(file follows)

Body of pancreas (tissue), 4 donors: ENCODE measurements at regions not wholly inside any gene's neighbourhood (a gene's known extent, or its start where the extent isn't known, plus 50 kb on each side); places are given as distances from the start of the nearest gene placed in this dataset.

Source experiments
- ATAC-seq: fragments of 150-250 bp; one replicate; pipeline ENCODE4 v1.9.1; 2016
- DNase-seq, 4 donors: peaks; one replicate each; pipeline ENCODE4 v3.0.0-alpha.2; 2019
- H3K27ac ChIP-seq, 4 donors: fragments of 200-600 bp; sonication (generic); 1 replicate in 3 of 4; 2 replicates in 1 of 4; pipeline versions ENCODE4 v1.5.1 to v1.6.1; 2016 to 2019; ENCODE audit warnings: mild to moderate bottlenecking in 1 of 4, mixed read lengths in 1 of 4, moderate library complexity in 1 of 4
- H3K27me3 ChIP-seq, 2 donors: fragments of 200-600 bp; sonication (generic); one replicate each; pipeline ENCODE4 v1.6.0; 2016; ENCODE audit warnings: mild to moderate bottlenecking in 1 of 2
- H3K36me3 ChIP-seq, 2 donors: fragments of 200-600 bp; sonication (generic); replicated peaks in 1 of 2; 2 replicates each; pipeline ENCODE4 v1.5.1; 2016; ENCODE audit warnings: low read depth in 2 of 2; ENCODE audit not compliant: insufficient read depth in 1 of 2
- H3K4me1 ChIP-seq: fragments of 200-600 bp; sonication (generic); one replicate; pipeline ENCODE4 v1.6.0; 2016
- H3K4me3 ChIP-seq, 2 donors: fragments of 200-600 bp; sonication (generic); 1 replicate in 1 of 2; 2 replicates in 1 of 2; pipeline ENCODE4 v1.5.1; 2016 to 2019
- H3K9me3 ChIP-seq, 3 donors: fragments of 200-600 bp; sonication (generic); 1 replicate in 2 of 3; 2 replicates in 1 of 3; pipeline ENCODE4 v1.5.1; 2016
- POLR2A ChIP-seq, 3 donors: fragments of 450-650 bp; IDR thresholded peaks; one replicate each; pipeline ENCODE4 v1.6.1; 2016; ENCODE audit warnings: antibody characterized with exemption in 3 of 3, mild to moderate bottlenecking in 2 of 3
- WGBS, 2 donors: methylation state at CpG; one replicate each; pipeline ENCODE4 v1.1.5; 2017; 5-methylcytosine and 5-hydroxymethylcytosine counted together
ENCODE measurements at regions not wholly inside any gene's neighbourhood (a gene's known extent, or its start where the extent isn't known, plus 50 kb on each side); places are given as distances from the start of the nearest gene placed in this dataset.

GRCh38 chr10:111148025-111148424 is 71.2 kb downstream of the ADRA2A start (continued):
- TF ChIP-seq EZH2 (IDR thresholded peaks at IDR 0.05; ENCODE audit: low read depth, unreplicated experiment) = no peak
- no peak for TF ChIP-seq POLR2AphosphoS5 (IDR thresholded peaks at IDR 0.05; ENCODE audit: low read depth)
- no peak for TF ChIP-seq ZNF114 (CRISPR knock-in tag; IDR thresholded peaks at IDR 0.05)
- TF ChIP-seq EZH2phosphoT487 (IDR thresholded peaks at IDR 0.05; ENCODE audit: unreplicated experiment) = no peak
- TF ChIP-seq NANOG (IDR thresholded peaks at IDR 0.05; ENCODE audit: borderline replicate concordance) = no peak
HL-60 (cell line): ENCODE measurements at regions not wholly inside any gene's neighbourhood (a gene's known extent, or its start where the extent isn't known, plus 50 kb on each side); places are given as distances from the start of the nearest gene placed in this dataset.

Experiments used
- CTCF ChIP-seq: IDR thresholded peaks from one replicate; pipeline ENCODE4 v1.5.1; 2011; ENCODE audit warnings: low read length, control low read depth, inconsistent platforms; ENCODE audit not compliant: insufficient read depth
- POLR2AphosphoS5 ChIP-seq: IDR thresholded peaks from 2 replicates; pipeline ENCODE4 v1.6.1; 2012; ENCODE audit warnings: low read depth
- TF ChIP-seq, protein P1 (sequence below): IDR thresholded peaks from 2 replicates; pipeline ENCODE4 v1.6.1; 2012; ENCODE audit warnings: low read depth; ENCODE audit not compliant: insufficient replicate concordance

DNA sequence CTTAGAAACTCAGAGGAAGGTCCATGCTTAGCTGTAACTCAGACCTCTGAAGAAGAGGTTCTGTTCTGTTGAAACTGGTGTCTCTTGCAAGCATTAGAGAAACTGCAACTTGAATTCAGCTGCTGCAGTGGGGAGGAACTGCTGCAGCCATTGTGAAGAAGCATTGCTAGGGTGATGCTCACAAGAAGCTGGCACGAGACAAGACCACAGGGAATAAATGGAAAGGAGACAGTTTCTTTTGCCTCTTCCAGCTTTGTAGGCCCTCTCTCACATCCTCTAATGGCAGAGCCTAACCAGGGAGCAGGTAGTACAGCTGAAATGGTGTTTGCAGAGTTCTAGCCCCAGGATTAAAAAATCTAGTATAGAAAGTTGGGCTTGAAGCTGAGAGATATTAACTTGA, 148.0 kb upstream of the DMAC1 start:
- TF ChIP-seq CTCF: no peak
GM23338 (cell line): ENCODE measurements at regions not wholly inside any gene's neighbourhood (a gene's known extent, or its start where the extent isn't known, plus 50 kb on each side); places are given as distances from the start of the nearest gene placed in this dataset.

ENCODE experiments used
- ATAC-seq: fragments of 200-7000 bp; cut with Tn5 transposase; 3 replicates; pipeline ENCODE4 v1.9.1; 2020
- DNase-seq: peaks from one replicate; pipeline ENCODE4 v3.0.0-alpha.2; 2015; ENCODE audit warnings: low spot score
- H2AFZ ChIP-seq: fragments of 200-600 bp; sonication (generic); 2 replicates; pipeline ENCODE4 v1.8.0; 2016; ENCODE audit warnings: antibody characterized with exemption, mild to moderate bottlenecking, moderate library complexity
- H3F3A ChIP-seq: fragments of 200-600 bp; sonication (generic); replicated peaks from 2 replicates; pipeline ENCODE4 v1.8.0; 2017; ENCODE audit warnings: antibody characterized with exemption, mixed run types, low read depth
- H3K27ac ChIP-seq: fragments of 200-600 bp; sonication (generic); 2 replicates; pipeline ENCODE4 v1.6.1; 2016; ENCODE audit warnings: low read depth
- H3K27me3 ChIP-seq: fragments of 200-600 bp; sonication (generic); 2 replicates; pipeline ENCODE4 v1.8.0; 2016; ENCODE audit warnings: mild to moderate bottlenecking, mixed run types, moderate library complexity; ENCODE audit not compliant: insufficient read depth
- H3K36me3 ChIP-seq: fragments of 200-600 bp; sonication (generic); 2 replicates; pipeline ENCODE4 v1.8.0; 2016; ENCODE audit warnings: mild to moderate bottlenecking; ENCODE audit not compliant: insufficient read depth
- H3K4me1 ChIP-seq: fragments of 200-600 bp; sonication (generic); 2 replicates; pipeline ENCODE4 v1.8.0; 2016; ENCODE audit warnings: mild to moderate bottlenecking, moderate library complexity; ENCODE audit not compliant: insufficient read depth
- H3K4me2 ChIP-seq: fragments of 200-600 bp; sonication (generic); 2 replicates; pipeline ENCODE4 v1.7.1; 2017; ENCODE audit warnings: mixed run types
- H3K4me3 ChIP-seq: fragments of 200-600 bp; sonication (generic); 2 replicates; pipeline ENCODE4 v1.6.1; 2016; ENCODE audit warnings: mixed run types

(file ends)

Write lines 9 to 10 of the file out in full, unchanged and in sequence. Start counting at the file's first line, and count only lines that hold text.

- H3K4me3 ChIP-seq, 2 donors: fragments of 200-600 bp; sonication (generic); 1 replicate in 1 of 2; 2 replicates in 1 of 2; pipeline ENCODE4 v1.5.1; 2016 to 2019
- H3K9me3 ChIP-seq, 3 donors: fragments of 200-600 bp; sonication (generic); 1 replicate in 2 of 3; 2 replicates in 1 of 3; pipeline ENCODE4 v1.5.1; 2016